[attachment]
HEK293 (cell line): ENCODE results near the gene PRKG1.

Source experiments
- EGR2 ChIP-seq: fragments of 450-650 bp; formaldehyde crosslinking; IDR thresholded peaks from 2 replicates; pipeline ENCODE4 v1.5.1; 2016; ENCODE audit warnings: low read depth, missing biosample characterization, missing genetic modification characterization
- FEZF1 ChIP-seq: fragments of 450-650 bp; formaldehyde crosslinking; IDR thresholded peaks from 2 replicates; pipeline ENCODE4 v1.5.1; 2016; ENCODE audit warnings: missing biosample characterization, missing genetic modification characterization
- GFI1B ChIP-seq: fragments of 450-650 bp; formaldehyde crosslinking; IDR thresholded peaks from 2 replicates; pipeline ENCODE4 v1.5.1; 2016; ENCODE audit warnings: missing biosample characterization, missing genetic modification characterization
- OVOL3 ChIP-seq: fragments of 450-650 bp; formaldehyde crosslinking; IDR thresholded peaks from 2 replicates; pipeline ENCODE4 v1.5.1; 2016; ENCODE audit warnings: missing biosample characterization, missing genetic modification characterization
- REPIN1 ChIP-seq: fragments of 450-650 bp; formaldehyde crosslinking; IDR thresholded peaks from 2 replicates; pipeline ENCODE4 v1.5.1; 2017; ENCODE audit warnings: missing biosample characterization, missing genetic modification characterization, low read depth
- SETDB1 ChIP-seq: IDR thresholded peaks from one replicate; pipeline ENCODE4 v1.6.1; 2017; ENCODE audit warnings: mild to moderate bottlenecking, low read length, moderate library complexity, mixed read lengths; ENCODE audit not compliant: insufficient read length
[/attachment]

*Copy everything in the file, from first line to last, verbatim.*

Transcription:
HEK293 (cell line): ENCODE results near the gene PRKG1.

Source experiments
- EGR2 ChIP-seq: fragments of 450-650 bp; formaldehyde crosslinking; IDR thresholded peaks from 2 replicates; pipeline ENCODE4 v1.5.1; 2016; ENCODE audit warnings: low read depth, missing biosample characterization, missing genetic modification characterization
- FEZF1 ChIP-seq: fragments of 450-650 bp; formaldehyde crosslinking; IDR thresholded peaks from 2 replicates; pipeline ENCODE4 v1.5.1; 2016; ENCODE audit warnings: missing biosample characterization, missing genetic modification characterization
- GFI1B ChIP-seq: fragments of 450-650 bp; formaldehyde crosslinking; IDR thresholded peaks from 2 replicates; pipeline ENCODE4 v1.5.1; 2016; ENCODE audit warnings: missing biosample characterization, missing genetic modification characterization
- OVOL3 ChIP-seq: fragments of 450-650 bp; formaldehyde crosslinking; IDR thresholded peaks from 2 replicates; pipeline ENCODE4 v1.5.1; 2016; ENCODE audit warnings: missing biosample characterization, missing genetic modification characterization
- REPIN1 ChIP-seq: fragments of 450-650 bp; formaldehyde crosslinking; IDR thresholded peaks from 2 replicates; pipeline ENCODE4 v1.5.1; 2017; ENCODE audit warnings: missing biosample characterization, missing genetic modification characterization, low read depth
- SETDB1 ChIP-seq: IDR thresholded peaks from one replicate; pipeline ENCODE4 v1.6.1; 2017; ENCODE audit warnings: mild to moderate bottlenecking, low read length, moderate library complexity, mixed read lengths; ENCODE audit not compliant: insufficient read length